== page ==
It’s all you need to know about the sudden excitement that you feel every time you answer your phone. Psychology experts have an expression to describe the irresistible sensation of uncertainty that is called periodic rewards. And what other devices promote addictive behavior through a belief that something thrilling could happen at any time? Slot machines. Actually, Price said, smartphones are basically machines that we carry around within our pockets.
5. Our Phones Are Altering Our Brains
Are you finding that you’re not able to concentrate? Are you able to recall the things you’ve read become significantly worse since you began doing the bulk of your reading on the internet? This isn’t just your imagination. Based on Price and Associates, as we consume electronic media, we experience the chaotic world of advertisements and links and the brief bursts of focus required by scrolling, tweeting, as well as swipes can result in a contradiction of terms “an intensely focused state of distraction.”
While it may seem to be a temporary event but its effects are extremely long-lasting and chilling. “This type of frequent, focused distraction,” Price explained, “isn’t just capable of creating long-lasting changes in our brains; it is particularly good at doing so.”
6. Apps Are Selling the Most Valuable Thing We Have
Sure, social media can be enjoyable, but Price said it’s important to understand that these apps are for more than sharing selfies. “Have you ever wondered why social media apps are all free?” she inquired. “It’s because we are not actually the customers and the social media platform itself is not the product. Instead, the customers are advertisers. And the product being sold is our attention…This is a really big deal because our attention is the most valuable thing we have. When we decide what to pay attention to at the moment, we are making a broader decision about how we want to spend our lives.”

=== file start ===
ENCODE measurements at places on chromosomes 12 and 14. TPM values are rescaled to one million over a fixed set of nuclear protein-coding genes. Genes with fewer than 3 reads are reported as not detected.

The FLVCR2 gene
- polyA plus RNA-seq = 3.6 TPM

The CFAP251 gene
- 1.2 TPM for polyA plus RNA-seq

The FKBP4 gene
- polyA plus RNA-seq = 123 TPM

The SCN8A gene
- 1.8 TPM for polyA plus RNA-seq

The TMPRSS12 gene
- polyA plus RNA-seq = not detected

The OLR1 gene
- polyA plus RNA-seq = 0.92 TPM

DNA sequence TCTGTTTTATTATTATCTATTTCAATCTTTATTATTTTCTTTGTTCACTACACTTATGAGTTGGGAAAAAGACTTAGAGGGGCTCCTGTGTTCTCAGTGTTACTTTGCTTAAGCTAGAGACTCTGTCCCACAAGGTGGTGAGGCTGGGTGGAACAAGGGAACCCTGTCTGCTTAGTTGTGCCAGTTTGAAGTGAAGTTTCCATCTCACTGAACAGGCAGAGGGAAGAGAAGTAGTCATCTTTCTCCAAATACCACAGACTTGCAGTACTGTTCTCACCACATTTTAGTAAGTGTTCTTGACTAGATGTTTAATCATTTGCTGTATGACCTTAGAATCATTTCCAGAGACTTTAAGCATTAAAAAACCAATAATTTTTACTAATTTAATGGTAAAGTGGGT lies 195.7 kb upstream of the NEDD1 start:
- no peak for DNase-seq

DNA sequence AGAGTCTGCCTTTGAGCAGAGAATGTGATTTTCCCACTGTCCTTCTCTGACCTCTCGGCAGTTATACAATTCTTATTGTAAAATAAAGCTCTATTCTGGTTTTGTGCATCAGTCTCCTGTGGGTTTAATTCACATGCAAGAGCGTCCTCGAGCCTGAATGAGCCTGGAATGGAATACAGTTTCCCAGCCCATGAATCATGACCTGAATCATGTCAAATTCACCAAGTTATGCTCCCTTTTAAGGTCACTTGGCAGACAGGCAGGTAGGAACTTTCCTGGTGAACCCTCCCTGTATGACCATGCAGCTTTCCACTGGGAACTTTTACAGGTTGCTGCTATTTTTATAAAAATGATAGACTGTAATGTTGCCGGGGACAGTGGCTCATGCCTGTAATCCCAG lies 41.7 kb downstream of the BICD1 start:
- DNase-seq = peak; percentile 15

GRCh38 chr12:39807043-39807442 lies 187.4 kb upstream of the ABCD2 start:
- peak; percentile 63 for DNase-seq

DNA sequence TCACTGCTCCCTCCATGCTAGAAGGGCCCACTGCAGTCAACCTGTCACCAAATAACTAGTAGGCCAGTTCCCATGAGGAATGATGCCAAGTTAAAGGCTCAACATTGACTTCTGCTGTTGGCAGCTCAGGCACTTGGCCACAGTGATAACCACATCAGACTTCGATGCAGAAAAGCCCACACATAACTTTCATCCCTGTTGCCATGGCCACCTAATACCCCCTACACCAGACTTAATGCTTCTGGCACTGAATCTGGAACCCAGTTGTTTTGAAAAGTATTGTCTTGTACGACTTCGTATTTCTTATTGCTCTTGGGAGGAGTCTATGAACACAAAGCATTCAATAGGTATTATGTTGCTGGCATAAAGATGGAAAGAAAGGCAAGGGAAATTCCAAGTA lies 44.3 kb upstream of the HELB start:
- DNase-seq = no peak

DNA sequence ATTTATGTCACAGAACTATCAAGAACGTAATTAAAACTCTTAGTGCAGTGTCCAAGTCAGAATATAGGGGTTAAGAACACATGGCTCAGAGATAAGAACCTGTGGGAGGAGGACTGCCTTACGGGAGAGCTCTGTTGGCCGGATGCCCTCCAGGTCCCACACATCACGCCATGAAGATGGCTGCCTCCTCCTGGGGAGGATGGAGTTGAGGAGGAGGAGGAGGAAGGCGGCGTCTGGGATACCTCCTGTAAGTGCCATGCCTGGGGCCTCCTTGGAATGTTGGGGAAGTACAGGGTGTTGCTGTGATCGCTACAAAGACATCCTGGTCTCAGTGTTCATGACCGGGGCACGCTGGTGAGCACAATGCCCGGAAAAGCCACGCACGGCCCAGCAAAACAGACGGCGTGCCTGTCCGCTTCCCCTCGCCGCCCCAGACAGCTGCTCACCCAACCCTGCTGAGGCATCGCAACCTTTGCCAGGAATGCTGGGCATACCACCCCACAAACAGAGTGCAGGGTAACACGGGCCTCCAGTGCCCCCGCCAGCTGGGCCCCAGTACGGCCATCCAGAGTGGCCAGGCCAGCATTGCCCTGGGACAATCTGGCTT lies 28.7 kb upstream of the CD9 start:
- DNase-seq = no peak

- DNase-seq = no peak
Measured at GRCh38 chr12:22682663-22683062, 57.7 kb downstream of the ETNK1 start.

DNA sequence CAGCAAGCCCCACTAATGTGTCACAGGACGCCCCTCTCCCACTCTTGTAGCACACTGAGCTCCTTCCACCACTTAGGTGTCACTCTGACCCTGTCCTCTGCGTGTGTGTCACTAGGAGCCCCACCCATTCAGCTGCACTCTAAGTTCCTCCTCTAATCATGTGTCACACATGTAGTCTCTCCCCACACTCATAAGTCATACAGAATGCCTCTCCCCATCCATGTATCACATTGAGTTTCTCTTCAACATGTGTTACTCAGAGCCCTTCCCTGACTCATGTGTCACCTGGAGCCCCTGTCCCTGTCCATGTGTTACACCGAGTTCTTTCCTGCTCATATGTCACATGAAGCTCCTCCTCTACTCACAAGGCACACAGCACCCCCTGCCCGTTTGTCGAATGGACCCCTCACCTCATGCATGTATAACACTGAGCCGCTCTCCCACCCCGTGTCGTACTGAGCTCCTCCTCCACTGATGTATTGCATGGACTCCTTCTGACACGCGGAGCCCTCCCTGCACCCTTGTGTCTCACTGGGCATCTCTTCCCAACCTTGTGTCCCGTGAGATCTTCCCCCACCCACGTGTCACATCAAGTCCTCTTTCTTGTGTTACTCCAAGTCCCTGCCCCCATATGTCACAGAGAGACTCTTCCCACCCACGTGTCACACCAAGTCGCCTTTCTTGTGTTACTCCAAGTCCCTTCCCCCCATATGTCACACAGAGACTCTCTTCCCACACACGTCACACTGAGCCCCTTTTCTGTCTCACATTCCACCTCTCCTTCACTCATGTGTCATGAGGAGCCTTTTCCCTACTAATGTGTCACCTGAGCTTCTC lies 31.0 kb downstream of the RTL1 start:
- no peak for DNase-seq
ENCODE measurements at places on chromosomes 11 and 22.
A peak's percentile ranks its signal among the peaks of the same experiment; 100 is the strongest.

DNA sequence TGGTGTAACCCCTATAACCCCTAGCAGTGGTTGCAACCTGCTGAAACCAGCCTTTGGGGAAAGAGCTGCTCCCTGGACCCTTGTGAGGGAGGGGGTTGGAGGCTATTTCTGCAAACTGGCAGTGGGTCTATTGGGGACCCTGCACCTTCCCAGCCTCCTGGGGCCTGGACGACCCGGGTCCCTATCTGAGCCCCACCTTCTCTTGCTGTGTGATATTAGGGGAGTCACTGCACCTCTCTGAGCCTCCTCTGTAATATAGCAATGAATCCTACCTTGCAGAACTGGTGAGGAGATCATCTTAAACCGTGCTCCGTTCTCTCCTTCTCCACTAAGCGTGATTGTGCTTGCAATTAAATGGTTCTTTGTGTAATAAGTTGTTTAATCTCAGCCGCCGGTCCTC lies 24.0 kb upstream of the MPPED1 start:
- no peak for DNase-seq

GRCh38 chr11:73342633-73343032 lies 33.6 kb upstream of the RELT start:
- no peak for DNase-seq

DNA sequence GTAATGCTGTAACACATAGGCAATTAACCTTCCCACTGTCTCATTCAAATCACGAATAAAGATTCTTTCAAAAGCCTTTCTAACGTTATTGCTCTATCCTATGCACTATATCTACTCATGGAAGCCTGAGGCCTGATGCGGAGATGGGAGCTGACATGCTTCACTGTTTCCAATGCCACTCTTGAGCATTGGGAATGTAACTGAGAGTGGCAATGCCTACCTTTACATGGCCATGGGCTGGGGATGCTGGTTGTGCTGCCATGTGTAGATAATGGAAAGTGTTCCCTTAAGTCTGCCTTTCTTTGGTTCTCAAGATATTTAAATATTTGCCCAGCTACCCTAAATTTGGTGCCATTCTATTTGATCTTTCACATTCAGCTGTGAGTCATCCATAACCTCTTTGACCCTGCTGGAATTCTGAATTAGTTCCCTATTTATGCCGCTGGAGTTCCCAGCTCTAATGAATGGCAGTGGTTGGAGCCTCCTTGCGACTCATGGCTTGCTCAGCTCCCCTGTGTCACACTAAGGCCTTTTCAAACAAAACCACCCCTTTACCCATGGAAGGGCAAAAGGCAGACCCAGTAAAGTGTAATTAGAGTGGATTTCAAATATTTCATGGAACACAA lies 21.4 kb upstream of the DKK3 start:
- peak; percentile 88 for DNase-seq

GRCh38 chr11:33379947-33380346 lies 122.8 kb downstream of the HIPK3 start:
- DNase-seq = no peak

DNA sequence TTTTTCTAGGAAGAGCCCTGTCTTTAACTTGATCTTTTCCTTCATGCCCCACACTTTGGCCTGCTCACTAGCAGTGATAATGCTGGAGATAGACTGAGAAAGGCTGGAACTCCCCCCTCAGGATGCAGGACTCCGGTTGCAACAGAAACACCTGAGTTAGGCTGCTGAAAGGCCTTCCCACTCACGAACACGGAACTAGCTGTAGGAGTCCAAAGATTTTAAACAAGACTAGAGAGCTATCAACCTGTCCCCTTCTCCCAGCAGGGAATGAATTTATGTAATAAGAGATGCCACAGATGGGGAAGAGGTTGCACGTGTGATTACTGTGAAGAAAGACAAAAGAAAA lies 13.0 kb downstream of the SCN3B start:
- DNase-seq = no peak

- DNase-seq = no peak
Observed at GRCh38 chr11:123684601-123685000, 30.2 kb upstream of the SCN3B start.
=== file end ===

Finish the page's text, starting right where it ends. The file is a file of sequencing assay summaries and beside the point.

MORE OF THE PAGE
7. There is a Good Reason Tech Innovators Don’t Let Their Kids Have Devices
As Price stated in relation to their private lives a lot of the top tech innovators have decided to protect their families from devices for the longest time possible. Take this for instance: Steve Jobs didn’t let his children play with the iPad. Also, Bill, as well as Melinda Gates, did not let their children use phones until they reached the age of 14 years old.
There’s still some good news, namely that we all have the chance to revert our course, change our addictions and establish a connection with our smartphones that is healthy and positive, and not harmful. How do you begin? Price explained the strategy extensively in the book obviously. However, if you’re looking for action now there are plenty of steps that you can start as soon as you’re ready.
The first step is to make sure you’ve changed your settings to remove notifications from your phone. After that, install an app for tracking, such as the IOS Screen time on the iPhone as well as Digital Wellbeing for Android it can give you a realistic view of how much of your time looking at the screen. Then, remove your smartphone from your bedroom and invest in an actual alarm clock like the one below or this one, or this or this one, or this.